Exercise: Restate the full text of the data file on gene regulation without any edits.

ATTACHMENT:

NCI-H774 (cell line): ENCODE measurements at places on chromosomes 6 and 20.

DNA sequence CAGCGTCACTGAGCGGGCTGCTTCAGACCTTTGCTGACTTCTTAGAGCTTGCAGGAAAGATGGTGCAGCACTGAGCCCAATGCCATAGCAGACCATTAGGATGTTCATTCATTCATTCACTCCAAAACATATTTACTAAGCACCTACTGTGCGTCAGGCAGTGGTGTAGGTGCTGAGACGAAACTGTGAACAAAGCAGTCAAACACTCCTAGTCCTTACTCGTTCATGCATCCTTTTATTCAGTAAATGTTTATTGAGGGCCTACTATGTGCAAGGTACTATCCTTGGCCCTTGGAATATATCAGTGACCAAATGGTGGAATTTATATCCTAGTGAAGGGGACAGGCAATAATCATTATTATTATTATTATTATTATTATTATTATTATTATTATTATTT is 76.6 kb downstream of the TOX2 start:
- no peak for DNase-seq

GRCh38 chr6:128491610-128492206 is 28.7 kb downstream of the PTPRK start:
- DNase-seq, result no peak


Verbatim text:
NCI-H774 (cell line): ENCODE measurements at places on chromosomes 6 and 20.

DNA sequence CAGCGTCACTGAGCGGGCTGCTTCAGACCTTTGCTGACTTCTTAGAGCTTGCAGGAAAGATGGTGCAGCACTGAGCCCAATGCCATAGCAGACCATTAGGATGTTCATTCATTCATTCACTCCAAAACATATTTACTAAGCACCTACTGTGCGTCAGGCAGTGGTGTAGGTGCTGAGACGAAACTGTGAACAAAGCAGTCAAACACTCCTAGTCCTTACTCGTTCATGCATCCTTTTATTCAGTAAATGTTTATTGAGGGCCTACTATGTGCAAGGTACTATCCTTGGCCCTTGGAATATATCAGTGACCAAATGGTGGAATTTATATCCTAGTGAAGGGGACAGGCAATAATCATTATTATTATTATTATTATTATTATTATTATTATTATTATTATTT is 76.6 kb downstream of the TOX2 start:
- no peak for DNase-seq

GRCh38 chr6:128491610-128492206 is 28.7 kb downstream of the PTPRK start:
- DNase-seq, result no peak